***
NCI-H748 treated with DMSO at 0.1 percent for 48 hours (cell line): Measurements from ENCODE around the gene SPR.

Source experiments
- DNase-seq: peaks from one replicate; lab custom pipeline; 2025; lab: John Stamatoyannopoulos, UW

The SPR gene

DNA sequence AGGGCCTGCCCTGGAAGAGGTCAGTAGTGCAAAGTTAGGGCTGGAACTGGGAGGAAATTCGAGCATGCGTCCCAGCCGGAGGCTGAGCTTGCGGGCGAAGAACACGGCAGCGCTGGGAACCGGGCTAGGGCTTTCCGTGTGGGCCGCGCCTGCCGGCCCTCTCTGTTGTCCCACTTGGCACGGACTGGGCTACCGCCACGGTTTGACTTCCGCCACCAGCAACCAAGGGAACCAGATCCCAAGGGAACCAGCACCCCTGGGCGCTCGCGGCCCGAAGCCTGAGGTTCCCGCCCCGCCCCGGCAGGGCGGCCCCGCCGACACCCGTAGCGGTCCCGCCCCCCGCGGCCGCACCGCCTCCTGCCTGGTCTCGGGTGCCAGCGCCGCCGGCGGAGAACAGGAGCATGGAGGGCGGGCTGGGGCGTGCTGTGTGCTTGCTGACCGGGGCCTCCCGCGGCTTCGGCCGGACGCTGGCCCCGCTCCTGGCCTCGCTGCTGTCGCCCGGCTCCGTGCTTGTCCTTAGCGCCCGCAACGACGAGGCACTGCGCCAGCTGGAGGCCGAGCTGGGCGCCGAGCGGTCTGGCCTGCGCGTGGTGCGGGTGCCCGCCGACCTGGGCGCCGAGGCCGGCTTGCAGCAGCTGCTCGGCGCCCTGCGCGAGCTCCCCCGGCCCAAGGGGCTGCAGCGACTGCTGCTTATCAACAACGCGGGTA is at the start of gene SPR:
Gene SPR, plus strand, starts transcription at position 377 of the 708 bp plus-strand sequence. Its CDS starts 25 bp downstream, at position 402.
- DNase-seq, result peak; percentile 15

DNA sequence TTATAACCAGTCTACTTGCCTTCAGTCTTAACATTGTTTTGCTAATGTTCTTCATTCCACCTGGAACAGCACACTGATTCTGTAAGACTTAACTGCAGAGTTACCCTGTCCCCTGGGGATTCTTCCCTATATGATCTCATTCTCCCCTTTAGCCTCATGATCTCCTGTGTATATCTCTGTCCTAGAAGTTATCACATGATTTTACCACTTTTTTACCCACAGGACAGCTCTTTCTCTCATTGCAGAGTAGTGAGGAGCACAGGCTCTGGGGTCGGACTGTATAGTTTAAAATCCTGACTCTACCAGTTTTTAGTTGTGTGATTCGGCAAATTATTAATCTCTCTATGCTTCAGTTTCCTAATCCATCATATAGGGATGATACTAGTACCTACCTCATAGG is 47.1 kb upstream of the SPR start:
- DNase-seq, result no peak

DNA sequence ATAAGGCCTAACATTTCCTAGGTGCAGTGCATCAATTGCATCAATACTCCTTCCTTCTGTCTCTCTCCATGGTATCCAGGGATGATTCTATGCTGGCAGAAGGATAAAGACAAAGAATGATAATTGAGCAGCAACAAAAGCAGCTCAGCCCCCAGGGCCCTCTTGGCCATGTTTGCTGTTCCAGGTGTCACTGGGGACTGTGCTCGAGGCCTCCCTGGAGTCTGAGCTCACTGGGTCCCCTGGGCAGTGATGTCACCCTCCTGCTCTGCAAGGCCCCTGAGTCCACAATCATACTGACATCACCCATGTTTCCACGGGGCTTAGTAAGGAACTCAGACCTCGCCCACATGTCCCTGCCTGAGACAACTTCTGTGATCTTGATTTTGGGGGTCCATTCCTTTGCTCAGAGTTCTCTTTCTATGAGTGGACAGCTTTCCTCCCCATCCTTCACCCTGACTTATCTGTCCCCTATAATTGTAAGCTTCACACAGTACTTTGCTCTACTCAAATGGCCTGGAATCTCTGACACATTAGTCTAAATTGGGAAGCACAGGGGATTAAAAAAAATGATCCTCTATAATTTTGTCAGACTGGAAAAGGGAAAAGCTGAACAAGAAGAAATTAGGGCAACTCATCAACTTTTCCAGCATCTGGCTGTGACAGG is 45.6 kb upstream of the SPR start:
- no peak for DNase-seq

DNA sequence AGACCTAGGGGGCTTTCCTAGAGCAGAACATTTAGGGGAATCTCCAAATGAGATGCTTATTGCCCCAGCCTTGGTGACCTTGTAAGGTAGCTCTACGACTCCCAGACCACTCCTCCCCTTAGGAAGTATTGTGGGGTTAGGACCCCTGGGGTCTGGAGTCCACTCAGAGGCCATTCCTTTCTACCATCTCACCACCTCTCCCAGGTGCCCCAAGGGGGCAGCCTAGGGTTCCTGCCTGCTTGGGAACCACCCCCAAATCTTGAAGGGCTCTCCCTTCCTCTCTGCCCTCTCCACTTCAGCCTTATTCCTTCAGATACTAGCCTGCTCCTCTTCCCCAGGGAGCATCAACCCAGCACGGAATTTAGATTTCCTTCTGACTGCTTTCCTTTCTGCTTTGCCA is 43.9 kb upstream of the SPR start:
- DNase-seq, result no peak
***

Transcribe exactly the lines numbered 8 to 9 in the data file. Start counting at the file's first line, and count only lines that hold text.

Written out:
DNA sequence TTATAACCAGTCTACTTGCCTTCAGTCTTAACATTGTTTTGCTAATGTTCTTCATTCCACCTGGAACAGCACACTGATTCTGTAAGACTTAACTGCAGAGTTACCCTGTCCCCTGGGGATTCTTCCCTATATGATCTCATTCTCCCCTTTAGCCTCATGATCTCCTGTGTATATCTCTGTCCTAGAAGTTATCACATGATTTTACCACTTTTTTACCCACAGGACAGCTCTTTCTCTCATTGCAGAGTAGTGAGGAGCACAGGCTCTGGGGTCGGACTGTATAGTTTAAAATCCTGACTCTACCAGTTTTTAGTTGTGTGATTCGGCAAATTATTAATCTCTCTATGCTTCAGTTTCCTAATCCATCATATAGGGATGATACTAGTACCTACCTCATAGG is 47.1 kb upstream of the SPR start:
- DNase-seq, result no peak